There was a long interview about MirrorMask posted on Rope of Silicon on January 31st.
Entertainment Weekly quotes the following in their February 11th Sundance wrap-up:
…But it was another genre that dominated: Just consider the fact that all of 2005’s nonfiction feature Oscar nominees were Sundance films (including this festival’s Twist of Faith). Then factor in Fahrenheit 9/11’s $119 million gross. That formula made docs smart purchases. “Whether you like Michael Moore or not, he helped that happen,” says Throat codirector Randy Barbato. “Docs are a way to not spend a lot of money and, if you hit it out of the ballpark, make a lot of it back.” Thus, Paul Provenza and Penn Jillette’s The Aristocrats (featuring comedians telling their versions of the same gaspingly dirty joke) became one of the most coveted tickets. The doc sold to THINKFilm for $1 million.
“It’s weird the films you see that are reenergizing,” says comics scribe-cum-screenwriter Neil Gaiman, whose Labyrinth-esque film MirrorMask debuted at the festival. “The Aristocrats I’d have never seen without coming to Sundance. I came out of there walking on air.”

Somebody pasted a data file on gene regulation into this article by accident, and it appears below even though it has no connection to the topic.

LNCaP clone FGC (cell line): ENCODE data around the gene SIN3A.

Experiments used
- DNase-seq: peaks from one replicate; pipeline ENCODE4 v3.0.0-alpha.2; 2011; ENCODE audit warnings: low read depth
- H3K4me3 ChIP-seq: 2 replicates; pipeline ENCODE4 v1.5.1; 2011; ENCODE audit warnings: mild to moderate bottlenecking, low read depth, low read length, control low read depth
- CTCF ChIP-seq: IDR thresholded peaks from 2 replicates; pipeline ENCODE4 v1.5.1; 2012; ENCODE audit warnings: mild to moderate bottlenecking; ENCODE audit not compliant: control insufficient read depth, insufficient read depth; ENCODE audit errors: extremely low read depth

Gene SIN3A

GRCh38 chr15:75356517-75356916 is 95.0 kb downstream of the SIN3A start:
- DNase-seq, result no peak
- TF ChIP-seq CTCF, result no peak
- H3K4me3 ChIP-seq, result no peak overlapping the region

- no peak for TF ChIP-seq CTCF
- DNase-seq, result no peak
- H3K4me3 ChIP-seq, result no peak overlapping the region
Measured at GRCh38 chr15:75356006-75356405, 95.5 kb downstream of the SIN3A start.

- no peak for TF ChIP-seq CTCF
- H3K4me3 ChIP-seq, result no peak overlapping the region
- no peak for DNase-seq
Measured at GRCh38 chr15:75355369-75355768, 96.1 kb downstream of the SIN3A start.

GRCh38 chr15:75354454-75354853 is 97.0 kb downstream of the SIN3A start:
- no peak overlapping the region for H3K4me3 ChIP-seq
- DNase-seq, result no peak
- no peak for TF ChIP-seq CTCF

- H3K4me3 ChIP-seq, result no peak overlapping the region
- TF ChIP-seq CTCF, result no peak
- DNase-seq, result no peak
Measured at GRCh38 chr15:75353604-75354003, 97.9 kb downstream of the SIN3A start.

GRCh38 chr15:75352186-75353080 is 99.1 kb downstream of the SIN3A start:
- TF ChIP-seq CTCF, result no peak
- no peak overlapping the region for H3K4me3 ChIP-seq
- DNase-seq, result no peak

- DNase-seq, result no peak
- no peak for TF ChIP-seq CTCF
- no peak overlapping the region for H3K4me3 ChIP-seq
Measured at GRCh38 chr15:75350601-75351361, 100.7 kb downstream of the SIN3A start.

Jeff Vice notes the following in his Sundance wrap-up in the January 30th Desert Morning News:
At the risk of sounding full of myself, I was right with my “sight-unseen” picks for promising movies at this year’s Sundance Film Festival. The 10 films I selected in a column two weeks ago were pretty dead-on…As for “MirrorMask,” its digitally animated imagery may have appeared to be a goth version of “Alice in Wonderland,” but it was actually quite original. And it featured perhaps the most memorable musical number in a film at the festival, a rendition of the Carpenters’ “Close to You” sung by adult-sized Jacks-in-the-Box . . . er, Janes-in-the-Box. (The dance number featuring ax-wielding gang members in “Kung Fu Hustle” was a close second.)
Mirrormask also garnered a mention in Todd McCarthy’s wrap up in 1/29 Daily Variety.
Sean P. Means includes MirrorMask in his Best So Far listing in the Salt Lake Tribune.
“>IOFilm interviews Neil, Dave McKean, and Lisa Henson at Sundance.
A review is up at Reuters.
(Eden informs me this is the same review that’s at the Hollywood Reporter, but given that it’s Reuters it will possibly be a more easily accessible (and longer lasting) link. Thanks, Eden.)
And two fan reviews from AICN. As always, keep the source in mind before jumping to conclusions.
This is a placeholder.